I like to write books about the New Girl because I usually was one. In fact, by ninth grade, I'd been new thirteen times. While some transitions were painless-to-forgettable, others stand out. In the Stand Out category was my fifth-grade, mid-year transfer from Monterey, California, to a tiny school in Wakefield, Rhode Island. From palm trees to frostbite, snorkels to ice-skates—it was a lot of change, all at once.
During this time, my mom's oldest sister was living in London, and she often sent hand-me-downs from my elegant cousin Lisa (who had a British accent and took riding lessons). Lisa's outgrown finery spoke (in a British accent) to the life I yearned for. So maybe that was why I showed up for my first day of my new fifth grade—where Tretorns and Levi's ruled the asphalt—wearing a blazer, tartan kilt, and knee socks.
An odd choice. After all, as a perpetual newbie, I thoroughly grasped the value of conformist clothing. My classmates were wary. I was immediately rejected, a lunchtime leper, aggressively unpicked for kick or dodge ball and battered with insults and spitballs. My frazzled mom dashed to Nordstrom's in an attempt to re-integrate me.
I refused the entire wardrobe. Oh, no—my blazer wasn't coming off that easy. In my opinion, my uniform hinted at a larger life. Who was this mystery girl? I imagined my fellow students whispering, even as they reloaded their slingshots. Did she know other important, kilted people? Could she fox hunt? I'd deal with the sneers. Besides, by next year, I'd likely be somewhere else.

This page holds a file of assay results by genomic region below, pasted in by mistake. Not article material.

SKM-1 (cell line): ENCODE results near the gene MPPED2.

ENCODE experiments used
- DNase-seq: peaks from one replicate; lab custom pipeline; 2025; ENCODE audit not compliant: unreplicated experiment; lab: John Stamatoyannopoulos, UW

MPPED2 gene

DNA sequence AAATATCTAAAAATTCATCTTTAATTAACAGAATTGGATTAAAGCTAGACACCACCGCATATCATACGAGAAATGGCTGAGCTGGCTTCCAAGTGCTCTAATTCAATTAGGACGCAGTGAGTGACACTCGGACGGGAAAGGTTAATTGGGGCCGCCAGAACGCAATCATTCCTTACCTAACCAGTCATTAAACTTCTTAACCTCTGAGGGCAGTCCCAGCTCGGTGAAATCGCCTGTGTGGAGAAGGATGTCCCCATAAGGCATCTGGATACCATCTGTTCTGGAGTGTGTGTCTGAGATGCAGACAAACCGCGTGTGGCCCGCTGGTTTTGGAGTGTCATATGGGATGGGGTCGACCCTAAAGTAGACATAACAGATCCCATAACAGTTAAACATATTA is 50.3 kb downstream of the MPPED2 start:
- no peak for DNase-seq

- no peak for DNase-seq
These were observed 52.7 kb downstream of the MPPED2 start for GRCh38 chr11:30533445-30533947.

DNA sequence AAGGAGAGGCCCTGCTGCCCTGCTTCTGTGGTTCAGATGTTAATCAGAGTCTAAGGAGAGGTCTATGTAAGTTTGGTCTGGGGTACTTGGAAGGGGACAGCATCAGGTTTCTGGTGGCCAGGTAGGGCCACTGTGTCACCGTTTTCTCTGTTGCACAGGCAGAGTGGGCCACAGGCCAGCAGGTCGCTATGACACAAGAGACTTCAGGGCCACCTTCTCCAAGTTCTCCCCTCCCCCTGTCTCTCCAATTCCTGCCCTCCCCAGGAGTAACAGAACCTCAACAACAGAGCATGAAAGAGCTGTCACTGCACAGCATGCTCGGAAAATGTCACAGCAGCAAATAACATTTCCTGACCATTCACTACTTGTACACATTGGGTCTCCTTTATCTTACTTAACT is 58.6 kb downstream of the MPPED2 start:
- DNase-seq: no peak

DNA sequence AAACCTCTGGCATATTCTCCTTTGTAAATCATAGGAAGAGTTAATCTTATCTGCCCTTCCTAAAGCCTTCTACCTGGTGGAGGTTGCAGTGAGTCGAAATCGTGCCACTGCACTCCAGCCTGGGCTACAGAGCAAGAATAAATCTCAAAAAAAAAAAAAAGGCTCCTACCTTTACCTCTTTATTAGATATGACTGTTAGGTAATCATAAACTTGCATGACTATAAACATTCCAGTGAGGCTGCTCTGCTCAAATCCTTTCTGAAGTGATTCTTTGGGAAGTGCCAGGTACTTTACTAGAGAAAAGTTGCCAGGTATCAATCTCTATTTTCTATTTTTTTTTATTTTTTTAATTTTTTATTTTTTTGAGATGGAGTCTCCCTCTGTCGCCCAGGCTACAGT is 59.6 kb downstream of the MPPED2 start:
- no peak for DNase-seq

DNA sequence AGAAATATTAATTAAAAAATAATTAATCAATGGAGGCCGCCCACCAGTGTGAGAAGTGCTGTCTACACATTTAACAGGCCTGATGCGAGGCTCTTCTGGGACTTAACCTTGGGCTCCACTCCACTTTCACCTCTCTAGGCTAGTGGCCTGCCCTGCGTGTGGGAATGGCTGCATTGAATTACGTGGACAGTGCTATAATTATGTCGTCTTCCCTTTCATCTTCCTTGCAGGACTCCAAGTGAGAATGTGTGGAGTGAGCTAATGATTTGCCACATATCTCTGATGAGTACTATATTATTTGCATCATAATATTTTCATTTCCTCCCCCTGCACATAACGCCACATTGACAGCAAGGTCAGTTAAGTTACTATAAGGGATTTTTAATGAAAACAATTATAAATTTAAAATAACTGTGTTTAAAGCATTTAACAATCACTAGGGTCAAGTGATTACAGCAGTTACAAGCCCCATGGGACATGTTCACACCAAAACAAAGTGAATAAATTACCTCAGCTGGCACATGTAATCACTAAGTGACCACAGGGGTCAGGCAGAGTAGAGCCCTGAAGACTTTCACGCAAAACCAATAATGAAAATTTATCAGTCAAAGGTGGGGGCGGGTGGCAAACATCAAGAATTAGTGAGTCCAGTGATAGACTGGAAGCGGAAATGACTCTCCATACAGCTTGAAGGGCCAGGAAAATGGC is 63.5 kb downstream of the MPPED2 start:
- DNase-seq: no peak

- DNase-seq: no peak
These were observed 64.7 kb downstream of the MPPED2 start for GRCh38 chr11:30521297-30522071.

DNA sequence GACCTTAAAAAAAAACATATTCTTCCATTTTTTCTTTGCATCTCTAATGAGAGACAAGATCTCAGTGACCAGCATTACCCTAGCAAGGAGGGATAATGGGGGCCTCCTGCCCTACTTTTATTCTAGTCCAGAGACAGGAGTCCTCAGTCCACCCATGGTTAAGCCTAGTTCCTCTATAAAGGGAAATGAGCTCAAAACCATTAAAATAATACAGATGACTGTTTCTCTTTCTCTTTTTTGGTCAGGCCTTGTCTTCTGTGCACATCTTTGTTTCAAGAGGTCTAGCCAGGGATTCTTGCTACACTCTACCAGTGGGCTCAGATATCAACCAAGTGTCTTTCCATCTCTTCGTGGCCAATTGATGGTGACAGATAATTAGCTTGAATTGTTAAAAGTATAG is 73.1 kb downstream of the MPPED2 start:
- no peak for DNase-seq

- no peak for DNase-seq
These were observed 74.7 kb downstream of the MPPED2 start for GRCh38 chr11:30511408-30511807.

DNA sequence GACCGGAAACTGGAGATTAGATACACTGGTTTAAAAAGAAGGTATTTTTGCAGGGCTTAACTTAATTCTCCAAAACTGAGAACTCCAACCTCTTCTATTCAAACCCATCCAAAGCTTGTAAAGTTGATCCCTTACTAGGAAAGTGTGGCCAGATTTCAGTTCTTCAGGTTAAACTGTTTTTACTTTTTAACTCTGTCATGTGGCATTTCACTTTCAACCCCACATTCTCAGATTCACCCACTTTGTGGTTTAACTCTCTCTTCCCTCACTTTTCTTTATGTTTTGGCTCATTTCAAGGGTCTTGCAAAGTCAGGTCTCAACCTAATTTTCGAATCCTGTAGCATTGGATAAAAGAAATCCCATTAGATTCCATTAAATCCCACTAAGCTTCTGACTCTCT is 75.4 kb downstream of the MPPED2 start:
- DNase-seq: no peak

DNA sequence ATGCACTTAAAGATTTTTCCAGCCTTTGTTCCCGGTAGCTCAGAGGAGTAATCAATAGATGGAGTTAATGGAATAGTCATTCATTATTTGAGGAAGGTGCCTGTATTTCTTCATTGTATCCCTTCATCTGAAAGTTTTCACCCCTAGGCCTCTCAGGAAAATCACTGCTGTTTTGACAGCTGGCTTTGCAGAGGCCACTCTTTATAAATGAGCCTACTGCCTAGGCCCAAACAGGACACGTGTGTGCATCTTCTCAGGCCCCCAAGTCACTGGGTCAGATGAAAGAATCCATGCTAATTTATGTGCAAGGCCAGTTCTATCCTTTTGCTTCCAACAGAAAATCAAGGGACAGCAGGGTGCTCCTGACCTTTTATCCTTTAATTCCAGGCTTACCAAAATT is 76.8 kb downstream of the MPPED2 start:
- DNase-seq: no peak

Instead, come fall of sixth grade, I was still at that little school, but now I wore jeans and sneakers and spun a Rhodey accent on words like hawt chowklit. I'd also made lots of friends—who had kindly decided to have collective amnesia about my rocky start. And when I was new again in seventh grade, and again in ninth (twice), the navy blazer stayed firmly in retirement, never again to be resurrected.
But the other day, when my three-year-old matched her beloved purple butterfly rain boots with shorts before we went to sweat through some playground duty, I couldn't refuse the gauntlet laid down by another child who pointed to her and cried: "She's silly, wearing boots!"
"Not really," I responded, "she was just out riding her horse."
After all, mystique is mystique. Even if your audience is merely a skeptical kindergartner. Even if the people whispering about you are only a fury of voices in your own head. At the time when I'd needed it, my self-imposed U.K. uniform had been a life preserver. No matter how mortified I'd been in some moments, in others those hand-me-downs had assured me that I wasn't just New, but that I had context and intrigue. And even if, these days, you won't catch me in anything more colorful than a vintage dress, I'm always ready to celebrate a defiance of tartan kilts, black fingernails, rain boots in August, blue hair—bring it on. Been there, worn that, and would never underestimate the peculiar exuberance of a good Costume Drama.
Causes Adele Griffin Supports
Brooklyn Historical Society
Harlem Village Academies
Boys Latin School of Philadelphia